A new survey of British muslims finds that two thirds say they would not choose to inform police about terrorist plots if they had prior knowledge.
The poll, conducted by ICM for Channel 4 found that only 34 per cent said they would immediately report it to the police if they thought someone close to them was becoming involved with people who support terrorism in Syria.
A further 46 per cent said they would talk to the person directly about the terror plot in an attempt to dissuade them, while 37 per cent said they would not inform the police, but would look for help elsewhere.
While there is no doubt that this is alarming, it does not mean, as other media outlets have suggested, that two thirds of British Muslims support or sympathize with terrorism.
The poll found that 4 percent said they sympathised with people who took part in suicide bombings (1% said they completely sympathised and 3% said they sympathised to some extent).
In addition, 4 percent said they sympathised with people who committed terrorist actions as a form of political protest.
A majority of 96 per cent of muslims said they were not at all sympathetic to extremism.
Trevor Phillips, the former head of the Equality and Human Rights Commission, the man who popularised the phrase ‘Islamophobia’, declared the survey to be extremely worrying, claiming that the 4 percent figures explained above constitute a potential “equivalent of 100,000 Muslims”.
Perhaps a more telling finding from the survey is that one in four muslims (23%) say that they wish to see the implementation of sharia law in some areas of Britain.
The poll also found that half of British muslims think homosexuality should be made illegal. That figure compares to a general population figure of 5 percent in Britain. Almost half (47%) also said they did not agree that it was acceptable for a gay person to become a teacher, compared with 14% of the general population.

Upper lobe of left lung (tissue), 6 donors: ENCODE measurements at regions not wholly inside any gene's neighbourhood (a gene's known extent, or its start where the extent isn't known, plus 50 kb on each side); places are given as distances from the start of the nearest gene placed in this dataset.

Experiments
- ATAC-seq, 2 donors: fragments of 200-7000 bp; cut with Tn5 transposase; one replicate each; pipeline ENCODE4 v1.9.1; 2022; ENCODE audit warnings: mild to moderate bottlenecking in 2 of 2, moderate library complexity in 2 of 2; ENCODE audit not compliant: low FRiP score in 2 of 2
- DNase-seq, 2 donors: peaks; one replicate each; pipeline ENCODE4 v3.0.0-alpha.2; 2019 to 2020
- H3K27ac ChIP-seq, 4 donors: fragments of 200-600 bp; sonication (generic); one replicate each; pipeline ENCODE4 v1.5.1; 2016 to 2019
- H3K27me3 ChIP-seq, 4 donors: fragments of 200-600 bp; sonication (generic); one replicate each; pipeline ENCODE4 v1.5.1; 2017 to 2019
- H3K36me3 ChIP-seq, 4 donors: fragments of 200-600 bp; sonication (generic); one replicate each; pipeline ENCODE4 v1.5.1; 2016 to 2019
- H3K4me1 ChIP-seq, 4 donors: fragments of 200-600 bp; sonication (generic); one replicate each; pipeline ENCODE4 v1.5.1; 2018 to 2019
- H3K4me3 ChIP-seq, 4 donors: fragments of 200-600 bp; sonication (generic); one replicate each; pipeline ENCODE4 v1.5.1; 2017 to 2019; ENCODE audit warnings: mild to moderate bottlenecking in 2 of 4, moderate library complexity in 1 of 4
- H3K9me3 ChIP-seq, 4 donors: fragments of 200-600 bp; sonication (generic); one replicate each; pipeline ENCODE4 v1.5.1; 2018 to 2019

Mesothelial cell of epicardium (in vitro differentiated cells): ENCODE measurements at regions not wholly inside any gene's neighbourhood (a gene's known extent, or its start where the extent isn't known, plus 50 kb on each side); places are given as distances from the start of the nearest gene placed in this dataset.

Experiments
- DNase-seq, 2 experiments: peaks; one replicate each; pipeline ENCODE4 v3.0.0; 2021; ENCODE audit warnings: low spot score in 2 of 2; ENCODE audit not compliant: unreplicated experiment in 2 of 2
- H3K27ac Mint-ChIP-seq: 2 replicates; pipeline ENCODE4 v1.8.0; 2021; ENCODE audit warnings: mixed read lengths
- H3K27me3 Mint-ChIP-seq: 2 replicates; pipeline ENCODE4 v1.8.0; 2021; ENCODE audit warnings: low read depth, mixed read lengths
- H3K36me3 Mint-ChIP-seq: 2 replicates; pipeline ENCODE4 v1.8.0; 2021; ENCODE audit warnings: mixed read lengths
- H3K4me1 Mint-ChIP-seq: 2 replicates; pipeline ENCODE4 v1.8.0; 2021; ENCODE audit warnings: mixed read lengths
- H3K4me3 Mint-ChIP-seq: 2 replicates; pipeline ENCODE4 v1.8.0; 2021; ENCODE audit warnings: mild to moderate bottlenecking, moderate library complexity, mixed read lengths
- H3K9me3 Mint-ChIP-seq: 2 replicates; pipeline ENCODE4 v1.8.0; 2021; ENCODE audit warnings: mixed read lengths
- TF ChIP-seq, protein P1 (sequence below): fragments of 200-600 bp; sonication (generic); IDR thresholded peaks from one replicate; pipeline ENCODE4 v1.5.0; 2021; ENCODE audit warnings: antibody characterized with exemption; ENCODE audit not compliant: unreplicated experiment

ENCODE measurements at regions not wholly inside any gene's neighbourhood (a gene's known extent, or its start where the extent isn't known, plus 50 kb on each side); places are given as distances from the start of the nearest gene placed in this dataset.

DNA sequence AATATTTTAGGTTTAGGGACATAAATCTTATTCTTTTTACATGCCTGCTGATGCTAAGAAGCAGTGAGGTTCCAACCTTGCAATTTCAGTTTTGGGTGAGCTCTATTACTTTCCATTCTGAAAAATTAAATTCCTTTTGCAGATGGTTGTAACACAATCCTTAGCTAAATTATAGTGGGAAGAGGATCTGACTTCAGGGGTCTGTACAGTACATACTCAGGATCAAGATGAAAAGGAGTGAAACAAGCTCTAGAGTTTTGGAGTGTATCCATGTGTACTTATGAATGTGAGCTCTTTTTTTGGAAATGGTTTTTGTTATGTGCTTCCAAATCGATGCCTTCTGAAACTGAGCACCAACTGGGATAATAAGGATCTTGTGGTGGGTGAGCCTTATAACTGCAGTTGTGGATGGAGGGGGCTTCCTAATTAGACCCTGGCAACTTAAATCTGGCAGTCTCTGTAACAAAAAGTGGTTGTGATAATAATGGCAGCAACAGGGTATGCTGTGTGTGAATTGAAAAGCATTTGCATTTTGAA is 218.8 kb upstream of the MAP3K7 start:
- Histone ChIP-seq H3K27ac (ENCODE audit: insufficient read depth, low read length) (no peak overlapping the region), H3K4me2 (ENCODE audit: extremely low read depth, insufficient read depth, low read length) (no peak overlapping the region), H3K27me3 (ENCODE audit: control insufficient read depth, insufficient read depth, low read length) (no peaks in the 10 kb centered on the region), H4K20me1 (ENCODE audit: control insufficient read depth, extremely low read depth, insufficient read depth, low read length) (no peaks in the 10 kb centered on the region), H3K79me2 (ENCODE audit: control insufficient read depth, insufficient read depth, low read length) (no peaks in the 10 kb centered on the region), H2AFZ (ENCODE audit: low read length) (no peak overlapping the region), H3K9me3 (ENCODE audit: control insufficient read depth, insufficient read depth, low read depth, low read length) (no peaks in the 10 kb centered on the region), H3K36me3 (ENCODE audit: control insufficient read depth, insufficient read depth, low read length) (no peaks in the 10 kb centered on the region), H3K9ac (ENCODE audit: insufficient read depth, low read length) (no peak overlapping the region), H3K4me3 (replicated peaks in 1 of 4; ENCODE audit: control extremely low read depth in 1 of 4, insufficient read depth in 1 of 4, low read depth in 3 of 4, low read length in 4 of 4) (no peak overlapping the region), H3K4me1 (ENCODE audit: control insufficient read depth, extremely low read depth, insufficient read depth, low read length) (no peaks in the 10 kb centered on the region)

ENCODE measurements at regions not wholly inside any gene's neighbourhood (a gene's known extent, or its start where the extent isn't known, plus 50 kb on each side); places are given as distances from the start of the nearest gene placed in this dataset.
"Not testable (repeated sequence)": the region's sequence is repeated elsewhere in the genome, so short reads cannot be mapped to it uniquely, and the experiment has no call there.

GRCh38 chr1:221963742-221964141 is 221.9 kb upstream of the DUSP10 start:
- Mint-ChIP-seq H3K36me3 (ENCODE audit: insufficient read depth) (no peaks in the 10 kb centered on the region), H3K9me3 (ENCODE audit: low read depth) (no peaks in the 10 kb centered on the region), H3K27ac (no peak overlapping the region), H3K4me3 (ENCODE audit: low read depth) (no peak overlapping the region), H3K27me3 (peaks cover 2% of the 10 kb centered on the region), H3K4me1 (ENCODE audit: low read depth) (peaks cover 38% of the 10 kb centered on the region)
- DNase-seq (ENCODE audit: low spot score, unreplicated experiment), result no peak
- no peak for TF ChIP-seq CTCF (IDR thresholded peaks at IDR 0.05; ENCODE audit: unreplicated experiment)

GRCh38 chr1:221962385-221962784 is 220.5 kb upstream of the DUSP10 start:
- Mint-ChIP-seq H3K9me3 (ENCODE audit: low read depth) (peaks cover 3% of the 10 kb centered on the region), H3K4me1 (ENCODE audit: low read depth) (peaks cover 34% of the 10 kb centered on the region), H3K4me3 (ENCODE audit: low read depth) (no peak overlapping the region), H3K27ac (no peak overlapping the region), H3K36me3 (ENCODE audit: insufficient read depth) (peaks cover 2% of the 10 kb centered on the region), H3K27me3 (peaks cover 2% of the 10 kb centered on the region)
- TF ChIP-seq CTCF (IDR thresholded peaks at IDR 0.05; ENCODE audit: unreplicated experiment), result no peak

Over 20 percent did not condemn stoning adulterers, while almost a third (31%) want polygamy (having multiple wives) to be made legal, compared with 8% of the wider population.
Explaining the poll’s findings, Mr Phillips noted that “On specific issues – families, sexuality, gender, attitudes towards Jews and on questions of violence and terrorism – the centre of gravity of British Muslim opinion is some distance away from the centre of gravity of everyone else’s opinion.”
“One in six Muslims say they would like to live more separately, a quarter would like to live under sharia law. It means that as a society we have a group of people who basically do not want to participate in the way that other people [do].” Phillips added.
“We are more nervous about Muslims because we feel people will be offended. But my view is that looking at the results of this survey, which have surprised me, that we have gone beyond the situation where we can say: ‘OK, don’t worry; they will come round in time,’ because that is not going to happen we have to make things change now.” the former Labour Party MP added.
While the findings of the survey, commissioned for a documentary titled “What British Muslims Really Think”, have rattled many, the left leaning mainstream media has desperately attempted to play it down, arguing that the poll is skewed.
The Independent and The Huffington post gave column inches to those who argued that the survey consists only of Muslims living in areas where they make up at least 20 per cent of the population, claiming that these people are likely to be poorer, less integrated with non-Muslims, and ‘more conservative’.
The Guardian published comments by Miqdaad Versi, of the Muslim Council of Britain, who described the poll as “skewed” and “divisive”. In another piece, The Guardian focused on findings in the poll that indicate the majority of muslims surveyed do strongly identify as British, arguing that this is a positive that somewhat offsets the other findings.
The Metro argued that some of the findings were not as alarming as one might believe because “the word ‘Caliphate’ actually means very different things to different Muslims,” and that not enough white muslims were included in the survey, concluding that “While there are some areas of concern, the real take away from this is to always scrutinise statistics. It’s all down to interpretation.”
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